But I think the one that hit me the hardest was watching a 6-year-old girl take that balloon and write, “I (and she drew a heart for love), I love God, I wish God loved me.”
You know the sad part is that there are over 12,000 children in Georgia alone affected by HIV/AIDS and 90% of the kids in our program come from annual family incomes of $10,000 or less.
Looking back over my college experience I am proud to have been a part of UGA HEROs and know that while we may have received recognition, such as being named 2007 Organization of the Year, all of the accolades pale in comparison to raising more than $306,000.00 and knowing the impact that will have on our kid’s lives.
As I look back on my college career, if I had to point to one thing, to one time, to one experience that truly made me passionate about giving back to others, I’d have to tell you about an experience inside Sanford Stadium, but it wasn’t at a football game.
HERO put on an event allowing students for the first time to come onto the field to watch a movie on the Jumbotron. Many HERO children we work with were able to attend and in addition to being affected by this disease, these children are also economically disadvantaged and some have even endured the hardship of losing a parent or family member as well. For most of the UGA Students, it was an experience of a lifetime, being on the field, between the hedges, inside a 92,000 person stadium. Our initial thought was that these children would also be just as excited about the unique opportunity.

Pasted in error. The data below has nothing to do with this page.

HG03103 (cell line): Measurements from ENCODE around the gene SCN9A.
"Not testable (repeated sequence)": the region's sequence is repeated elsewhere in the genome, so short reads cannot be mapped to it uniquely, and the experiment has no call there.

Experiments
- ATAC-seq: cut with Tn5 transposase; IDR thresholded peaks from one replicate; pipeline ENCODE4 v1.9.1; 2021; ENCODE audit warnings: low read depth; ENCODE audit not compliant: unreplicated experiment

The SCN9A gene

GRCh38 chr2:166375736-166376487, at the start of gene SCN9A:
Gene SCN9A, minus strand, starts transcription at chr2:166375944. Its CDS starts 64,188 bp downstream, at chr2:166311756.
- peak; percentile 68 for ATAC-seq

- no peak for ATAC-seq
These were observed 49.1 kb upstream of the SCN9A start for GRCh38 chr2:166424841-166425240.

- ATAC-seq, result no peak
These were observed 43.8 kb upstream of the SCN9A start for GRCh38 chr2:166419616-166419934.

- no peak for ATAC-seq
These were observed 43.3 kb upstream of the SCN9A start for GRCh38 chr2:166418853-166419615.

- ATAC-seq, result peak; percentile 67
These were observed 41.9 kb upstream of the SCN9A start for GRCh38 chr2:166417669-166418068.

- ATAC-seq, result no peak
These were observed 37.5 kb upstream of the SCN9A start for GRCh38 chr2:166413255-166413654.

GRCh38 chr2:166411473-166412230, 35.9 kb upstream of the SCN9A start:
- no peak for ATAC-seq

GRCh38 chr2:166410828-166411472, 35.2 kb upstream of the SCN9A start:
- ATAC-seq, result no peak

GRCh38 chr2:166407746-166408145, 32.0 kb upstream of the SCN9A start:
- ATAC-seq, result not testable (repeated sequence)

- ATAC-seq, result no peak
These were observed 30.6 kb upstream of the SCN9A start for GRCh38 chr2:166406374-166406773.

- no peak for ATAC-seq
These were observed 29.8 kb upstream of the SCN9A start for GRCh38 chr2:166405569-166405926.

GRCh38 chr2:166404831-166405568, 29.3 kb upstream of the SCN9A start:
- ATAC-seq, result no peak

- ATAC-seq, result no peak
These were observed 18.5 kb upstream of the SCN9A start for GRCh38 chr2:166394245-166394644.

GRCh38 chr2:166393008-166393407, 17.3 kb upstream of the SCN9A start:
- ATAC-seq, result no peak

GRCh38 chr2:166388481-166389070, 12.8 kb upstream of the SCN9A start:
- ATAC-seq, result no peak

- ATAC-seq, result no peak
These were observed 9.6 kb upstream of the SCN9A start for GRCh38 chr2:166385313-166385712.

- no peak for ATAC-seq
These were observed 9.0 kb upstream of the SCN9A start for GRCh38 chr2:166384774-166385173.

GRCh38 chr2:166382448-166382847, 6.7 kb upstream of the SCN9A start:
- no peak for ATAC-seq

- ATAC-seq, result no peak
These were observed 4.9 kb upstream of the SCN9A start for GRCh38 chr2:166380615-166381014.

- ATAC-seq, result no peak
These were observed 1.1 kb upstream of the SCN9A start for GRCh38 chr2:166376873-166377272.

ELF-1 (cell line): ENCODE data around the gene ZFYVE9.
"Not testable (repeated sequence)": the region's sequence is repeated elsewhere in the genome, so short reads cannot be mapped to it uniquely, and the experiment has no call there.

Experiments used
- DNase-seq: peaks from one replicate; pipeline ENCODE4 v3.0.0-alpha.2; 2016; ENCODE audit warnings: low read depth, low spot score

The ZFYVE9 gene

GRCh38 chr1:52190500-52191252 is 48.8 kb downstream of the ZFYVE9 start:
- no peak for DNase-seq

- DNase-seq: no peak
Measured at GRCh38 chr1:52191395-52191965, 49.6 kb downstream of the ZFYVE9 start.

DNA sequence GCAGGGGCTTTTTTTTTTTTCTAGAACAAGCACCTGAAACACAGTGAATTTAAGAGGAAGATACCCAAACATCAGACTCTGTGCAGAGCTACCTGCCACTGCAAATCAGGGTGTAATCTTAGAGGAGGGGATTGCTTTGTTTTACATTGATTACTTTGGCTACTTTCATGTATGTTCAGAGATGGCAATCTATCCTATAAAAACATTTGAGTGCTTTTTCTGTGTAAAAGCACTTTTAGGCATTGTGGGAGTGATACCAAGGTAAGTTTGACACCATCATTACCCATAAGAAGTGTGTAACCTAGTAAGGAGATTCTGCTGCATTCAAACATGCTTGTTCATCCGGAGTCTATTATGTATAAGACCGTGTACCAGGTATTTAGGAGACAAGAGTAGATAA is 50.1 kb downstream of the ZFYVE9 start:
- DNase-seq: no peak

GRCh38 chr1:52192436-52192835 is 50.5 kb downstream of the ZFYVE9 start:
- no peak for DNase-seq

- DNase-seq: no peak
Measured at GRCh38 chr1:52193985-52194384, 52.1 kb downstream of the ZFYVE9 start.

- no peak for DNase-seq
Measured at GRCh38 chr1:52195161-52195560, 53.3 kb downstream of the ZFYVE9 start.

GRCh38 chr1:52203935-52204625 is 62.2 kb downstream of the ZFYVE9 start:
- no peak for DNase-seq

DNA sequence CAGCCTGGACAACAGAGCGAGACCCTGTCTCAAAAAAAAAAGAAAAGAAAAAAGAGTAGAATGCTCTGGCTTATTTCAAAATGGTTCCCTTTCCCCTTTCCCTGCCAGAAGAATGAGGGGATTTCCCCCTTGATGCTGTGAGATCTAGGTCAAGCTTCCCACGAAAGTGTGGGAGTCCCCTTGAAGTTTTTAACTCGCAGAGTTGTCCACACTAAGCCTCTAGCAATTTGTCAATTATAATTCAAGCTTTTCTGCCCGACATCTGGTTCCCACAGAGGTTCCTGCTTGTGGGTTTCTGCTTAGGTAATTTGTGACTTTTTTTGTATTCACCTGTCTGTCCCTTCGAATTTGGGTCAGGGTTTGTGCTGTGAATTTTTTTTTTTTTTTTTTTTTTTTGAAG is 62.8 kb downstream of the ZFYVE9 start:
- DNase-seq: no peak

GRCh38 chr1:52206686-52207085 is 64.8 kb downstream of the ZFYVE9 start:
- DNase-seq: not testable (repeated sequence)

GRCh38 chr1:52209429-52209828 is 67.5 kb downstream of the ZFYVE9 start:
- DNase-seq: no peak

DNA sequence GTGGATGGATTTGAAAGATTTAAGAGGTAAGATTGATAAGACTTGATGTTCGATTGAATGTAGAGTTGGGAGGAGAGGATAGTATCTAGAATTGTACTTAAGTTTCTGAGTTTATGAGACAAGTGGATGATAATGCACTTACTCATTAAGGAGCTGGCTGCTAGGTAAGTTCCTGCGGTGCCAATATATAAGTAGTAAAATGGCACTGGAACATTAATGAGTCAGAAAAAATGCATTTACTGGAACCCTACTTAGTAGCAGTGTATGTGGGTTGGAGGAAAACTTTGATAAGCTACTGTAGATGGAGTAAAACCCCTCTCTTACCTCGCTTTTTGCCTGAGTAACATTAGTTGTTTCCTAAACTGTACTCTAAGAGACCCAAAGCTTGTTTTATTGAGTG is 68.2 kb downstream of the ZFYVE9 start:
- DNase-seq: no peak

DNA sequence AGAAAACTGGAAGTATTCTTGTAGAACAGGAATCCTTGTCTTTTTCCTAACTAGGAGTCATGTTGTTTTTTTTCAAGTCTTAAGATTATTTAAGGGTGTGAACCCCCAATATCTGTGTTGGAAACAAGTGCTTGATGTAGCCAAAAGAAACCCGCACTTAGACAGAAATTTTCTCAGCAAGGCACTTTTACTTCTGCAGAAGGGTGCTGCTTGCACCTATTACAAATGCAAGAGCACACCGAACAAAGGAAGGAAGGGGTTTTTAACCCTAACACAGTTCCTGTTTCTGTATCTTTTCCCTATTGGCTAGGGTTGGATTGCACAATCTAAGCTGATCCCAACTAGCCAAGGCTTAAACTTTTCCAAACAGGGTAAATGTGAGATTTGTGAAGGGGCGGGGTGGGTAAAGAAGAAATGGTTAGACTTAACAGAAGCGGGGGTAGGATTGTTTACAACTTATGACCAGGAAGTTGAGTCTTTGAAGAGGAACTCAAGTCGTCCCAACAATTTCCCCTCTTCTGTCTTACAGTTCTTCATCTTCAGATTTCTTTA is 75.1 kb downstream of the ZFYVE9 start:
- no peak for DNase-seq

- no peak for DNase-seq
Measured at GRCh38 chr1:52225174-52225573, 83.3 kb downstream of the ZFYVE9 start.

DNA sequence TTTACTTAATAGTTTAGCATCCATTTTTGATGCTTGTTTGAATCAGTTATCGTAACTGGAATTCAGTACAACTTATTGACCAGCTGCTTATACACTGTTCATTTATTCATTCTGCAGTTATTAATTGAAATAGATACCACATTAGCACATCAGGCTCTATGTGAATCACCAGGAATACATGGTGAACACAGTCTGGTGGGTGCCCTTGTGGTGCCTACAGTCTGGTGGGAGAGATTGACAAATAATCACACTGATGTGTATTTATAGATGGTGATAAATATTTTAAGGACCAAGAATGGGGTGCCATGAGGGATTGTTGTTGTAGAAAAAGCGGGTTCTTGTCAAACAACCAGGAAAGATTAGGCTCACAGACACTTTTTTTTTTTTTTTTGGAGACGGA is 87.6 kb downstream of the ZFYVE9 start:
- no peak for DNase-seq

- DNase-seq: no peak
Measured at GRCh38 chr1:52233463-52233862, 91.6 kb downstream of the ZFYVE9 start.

Instead, we realized that most of these children were more interested in having someone… to simply call a friend. I’ll never forget one little girl. Throughout the movie she kept talking about how hungry she was and couldn’t wait for the free Chick-fil-a that was soon to come. When the food finally arrived she rushed over and she excitedly grabbed a sandwich saying, “Chick-fil-a is my favorite and I never get to eat it!” So we cut the sandwich in half for her. She quickly ate the first half, and wrapped the other back up. A little confused, we asked, “Don’t you want to finish the rest of the sandwich?” I will never forget her response. She said, “You know, I do. But I really want to save it for my grandmother at home… who never gets to eat Chick-fil-a either.” 50% of the HERO kids have lost one or both parents to HIV/AIDS. Unfortunately this little girl has lost both.